When this is complete, we’ll finalise the order and commence all pre-site works. From supplier confirmations, to the scheduling of engineer resource, through to the pre-configuration and design of the system for the end user, this part of the process sees me knee-deep in topography drawings and spreadsheets and it’s all about the detail. For example, we need to ensure that equipment is set up and labelled to its respective property location, harvesting specific details (serial, MAC address etc) to each piece of hardware.
This not only helps with an efficient installation, but is integral to the support of the products once handed over and in a live environment.
As good practice, I will typically attend site on the first installation day, but theoretically speaking, if I’ve done my job and been ultra-efficient, I don’t really need to be involved now.
Once the work is complete and the system commissioned, I will collate installation and technical handover reports and organise training for the relevant staff.
With the final sign off, O&M and trouble-shooting documentation is presented to all stakeholders, these files provide reference for both the client and our own support team.
When all this done, it’s time for a celebratory cup of tea (gin) and a jammy dodger…before moving onto the next deadline!
Is there much variation from project to project?
There is! And this is what makes the job so interesting. I have worked on integrated systems deployed over several thousand rooms, but have also managed the supply and installation of a basic Freeview system into a small, independent care home.
However, every single site is different. Even if we’re installing the same system into a template room, our hospitality partner Premier Inn for example, there are always nuances and surprises.
I love this part of the job, it keeps me on my toes and stops me getting complacent and making mistakes.
I often hear that you learn from mistakes and shouldn’t be afraid to make them. Well, our management team think differently! Mistakes can be expensive when working with technology so we’re trained to avoid mistakes at all costs.
What’s the biggest challenge you face on a day-to-day basis?
Evolving technology. The systems we sell are constantly changing. Whilst this is exciting and dynamic, it can be quite exhausting. Whilst we don’t have to know every little detail about each system we sell, we do need to know a considerable amount. Toby Hart (Airwave Operations Director) insists that we are product experts.
This means that there’s never really a quiet day, if we’re not pouring over spreadsheets, we’re expected to be learning the complexities of Samsung commercial TVs or burying our head in WiFi theory!
What’s your top tip?
I have two. Firstly, be honest, it’s such an important quality and should underpin your relationship with the client. Be open, be transparent, if you have bad news, don’t hide it or dress it up.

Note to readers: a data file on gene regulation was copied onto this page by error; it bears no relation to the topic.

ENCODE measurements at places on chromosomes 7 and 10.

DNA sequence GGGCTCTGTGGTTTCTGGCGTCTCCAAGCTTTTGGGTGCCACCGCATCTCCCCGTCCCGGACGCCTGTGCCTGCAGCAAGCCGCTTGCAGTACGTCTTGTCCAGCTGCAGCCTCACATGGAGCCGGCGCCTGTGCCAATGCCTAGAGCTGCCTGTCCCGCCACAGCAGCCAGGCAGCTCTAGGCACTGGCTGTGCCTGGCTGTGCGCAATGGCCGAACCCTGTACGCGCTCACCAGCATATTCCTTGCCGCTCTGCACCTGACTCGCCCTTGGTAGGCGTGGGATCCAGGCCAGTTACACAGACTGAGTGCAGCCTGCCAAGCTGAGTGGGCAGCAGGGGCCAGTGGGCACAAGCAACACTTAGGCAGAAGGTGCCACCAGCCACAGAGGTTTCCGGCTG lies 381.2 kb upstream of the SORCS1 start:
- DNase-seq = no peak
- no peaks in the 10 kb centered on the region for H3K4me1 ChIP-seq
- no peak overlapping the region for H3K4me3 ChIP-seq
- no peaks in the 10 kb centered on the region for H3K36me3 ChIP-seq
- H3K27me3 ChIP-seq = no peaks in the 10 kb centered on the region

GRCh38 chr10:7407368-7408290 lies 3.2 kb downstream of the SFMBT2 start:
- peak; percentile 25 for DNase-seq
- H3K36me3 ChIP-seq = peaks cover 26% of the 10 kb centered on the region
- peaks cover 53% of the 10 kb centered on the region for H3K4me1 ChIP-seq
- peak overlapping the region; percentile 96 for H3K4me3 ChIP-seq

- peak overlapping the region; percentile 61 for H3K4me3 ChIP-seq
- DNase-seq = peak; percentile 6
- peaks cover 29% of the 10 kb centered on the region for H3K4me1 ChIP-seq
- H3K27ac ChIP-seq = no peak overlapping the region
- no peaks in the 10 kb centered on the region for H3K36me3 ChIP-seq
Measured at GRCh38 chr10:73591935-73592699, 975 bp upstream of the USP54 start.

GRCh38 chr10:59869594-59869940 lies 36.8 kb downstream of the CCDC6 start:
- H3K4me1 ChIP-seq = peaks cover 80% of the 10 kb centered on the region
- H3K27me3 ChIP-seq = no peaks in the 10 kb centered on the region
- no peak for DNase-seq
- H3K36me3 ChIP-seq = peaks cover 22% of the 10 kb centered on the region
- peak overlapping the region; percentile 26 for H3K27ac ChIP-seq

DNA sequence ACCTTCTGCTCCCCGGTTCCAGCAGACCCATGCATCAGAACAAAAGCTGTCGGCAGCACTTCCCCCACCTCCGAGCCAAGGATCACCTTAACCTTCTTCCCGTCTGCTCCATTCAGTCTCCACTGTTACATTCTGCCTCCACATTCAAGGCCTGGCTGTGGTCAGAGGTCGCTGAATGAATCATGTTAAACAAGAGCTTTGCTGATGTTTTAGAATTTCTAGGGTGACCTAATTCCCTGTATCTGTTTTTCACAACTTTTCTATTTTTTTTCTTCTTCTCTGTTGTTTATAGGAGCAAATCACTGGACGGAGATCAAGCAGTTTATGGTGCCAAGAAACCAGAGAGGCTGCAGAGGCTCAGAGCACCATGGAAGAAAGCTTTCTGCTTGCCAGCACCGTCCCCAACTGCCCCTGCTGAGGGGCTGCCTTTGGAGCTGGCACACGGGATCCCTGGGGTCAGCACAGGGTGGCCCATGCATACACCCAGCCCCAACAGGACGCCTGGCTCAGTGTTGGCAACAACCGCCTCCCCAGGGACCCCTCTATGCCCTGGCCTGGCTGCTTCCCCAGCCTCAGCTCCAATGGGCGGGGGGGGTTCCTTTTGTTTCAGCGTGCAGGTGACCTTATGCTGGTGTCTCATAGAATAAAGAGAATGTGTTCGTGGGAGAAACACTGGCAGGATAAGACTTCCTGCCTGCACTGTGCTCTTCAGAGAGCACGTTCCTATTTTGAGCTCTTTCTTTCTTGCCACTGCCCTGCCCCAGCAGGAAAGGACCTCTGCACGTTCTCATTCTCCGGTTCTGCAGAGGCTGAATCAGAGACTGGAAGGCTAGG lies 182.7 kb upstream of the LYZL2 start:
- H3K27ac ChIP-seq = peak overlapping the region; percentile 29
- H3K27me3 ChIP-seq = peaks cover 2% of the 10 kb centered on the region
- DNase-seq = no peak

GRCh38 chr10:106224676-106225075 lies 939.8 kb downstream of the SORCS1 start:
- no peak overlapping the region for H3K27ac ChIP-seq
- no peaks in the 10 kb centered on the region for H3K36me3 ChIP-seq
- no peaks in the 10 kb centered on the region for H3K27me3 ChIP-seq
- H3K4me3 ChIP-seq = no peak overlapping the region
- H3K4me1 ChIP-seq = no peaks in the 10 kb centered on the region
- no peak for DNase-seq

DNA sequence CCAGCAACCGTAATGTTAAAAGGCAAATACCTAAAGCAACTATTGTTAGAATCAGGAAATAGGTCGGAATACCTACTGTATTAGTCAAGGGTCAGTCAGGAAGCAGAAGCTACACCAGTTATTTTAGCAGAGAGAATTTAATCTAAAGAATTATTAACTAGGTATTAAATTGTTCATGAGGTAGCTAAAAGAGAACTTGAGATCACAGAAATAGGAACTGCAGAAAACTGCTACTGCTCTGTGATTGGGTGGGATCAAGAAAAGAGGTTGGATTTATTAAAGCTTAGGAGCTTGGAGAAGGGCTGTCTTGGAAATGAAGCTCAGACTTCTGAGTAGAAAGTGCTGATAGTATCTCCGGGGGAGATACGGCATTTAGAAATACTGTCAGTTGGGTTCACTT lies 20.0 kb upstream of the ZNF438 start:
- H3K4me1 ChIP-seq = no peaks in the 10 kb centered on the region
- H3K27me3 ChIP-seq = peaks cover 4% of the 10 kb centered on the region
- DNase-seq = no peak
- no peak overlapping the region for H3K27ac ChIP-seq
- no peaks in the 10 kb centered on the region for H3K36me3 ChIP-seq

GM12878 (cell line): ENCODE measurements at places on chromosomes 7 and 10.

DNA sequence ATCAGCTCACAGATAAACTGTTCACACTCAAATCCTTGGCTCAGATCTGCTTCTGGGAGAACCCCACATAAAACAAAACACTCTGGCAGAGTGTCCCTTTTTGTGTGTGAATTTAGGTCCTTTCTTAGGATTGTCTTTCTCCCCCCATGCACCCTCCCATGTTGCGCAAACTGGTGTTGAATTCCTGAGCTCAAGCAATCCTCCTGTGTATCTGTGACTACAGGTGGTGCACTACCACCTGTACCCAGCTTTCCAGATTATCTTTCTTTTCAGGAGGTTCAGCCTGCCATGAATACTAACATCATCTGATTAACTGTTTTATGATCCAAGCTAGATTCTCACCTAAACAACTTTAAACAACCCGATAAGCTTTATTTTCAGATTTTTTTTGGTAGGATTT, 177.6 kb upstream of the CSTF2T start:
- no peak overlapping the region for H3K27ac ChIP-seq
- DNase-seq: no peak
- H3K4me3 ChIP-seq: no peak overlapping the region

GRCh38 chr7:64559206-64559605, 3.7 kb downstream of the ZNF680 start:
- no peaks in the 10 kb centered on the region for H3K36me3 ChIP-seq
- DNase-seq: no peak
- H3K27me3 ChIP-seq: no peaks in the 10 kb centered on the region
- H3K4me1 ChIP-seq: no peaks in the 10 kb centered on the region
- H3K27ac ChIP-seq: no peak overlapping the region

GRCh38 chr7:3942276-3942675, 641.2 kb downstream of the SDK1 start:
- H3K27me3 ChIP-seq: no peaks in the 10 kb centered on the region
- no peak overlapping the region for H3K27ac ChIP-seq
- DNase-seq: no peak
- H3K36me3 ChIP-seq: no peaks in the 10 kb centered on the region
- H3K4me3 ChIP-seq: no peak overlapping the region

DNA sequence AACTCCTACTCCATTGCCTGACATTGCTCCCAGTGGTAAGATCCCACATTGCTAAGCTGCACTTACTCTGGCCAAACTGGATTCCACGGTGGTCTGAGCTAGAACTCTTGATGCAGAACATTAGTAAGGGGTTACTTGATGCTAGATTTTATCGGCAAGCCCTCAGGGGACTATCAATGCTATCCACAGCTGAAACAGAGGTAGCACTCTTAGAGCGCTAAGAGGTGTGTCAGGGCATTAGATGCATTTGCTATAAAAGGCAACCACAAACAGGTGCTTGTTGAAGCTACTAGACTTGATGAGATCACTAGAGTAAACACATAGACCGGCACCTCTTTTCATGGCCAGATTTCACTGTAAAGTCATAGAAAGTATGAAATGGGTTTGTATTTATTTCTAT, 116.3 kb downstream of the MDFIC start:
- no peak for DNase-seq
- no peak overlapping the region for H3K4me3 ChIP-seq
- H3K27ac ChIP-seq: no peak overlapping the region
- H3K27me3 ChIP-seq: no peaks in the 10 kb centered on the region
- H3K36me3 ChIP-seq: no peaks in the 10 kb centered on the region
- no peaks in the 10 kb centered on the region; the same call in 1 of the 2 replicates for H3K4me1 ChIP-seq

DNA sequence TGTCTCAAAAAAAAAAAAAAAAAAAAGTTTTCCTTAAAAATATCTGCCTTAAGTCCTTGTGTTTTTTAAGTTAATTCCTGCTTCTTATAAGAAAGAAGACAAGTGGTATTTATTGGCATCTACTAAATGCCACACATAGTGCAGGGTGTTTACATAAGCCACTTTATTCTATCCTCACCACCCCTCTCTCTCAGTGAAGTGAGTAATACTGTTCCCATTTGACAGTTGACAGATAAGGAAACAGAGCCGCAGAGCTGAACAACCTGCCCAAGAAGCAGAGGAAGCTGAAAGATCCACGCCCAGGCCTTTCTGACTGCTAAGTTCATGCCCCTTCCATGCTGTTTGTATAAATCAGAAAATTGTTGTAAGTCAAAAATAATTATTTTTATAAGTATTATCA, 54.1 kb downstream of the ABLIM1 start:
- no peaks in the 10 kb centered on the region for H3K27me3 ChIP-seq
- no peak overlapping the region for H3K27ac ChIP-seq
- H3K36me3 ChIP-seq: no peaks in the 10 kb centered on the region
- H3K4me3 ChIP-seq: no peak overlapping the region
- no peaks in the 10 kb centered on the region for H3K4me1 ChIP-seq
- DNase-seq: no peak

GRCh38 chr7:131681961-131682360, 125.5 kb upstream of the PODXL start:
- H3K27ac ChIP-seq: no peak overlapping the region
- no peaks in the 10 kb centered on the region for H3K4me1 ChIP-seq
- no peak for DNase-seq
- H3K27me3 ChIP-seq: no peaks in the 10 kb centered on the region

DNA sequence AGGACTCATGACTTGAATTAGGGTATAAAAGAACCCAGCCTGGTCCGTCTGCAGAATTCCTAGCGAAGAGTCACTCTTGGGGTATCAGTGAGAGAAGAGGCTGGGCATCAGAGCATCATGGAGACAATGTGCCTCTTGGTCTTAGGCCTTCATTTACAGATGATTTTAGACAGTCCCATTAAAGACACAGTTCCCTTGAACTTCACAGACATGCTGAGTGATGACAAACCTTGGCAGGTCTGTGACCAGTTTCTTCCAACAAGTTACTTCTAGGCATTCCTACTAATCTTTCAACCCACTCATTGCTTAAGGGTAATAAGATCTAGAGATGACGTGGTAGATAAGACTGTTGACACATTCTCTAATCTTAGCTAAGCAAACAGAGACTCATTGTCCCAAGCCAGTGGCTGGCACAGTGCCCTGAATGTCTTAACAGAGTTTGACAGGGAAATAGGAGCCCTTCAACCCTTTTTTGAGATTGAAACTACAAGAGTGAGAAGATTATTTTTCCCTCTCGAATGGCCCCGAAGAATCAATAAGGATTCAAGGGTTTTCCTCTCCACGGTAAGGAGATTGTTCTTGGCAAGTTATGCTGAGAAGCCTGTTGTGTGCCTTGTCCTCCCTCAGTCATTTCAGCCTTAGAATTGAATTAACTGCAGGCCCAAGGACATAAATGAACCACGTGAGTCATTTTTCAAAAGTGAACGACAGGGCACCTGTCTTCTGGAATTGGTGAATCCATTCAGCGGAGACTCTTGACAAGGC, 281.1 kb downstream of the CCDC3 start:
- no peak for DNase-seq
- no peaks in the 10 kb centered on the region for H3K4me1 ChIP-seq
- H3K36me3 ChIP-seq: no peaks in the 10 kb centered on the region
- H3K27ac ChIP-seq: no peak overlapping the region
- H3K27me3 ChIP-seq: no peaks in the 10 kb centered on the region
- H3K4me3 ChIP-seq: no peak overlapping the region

Similarly, don’t be afraid to challenge the customer if you feel their expectations are unrealistic or have concerns about the technology they’re requesting. We’ve often recommended against unnecessary features – the customer usually appreciates this as it keeps costs down! – and often express concerns about systems that lack scope to be future-proofed.
Secondly, every good project manager should be obsessed about working as cost-efficiently as possible. This might seem obvious but you’d be surprised how often it’s not the case. A lean project means better prices for the customer and better margins for Airwave. Everybody’s happy.
What’s the best part of the job?
I love technology and learning about products. As mentioned, I don’t have comprehensive knowledge of every product so often see projects as a jigsaw puzzle. At first, you look at the scope of works and it seems overwhelming. Where do I start?! but gradually, the pieces come together, concluding with an enormous sense of satisfaction when the puzzle is complete.
I see our technology – interactive TV platforms, signage, WiFI, MDM etc – as pieces of the puzzle. When these are all integrated effectively and function as per design, it’s a great feeling.
What makes you tick?
This might sound a bit corny but I get such a buzz from delivering a well-planned and well-executed project. I love my job and am passionate about getting it right. We have such high standards at Airwave and it’s humbling to be part of such a talented team.
Couple this, with getting the chance to visit some incredible properties and working with highly motivated and invested clients, is a great part of doing my job.
I do love a bad joke, a biscuit and am great friends with Airwave’s Head of Hospitality Sales, Wayne Bowring, who keeps me in check with his sardonic wit and straight-talking ways.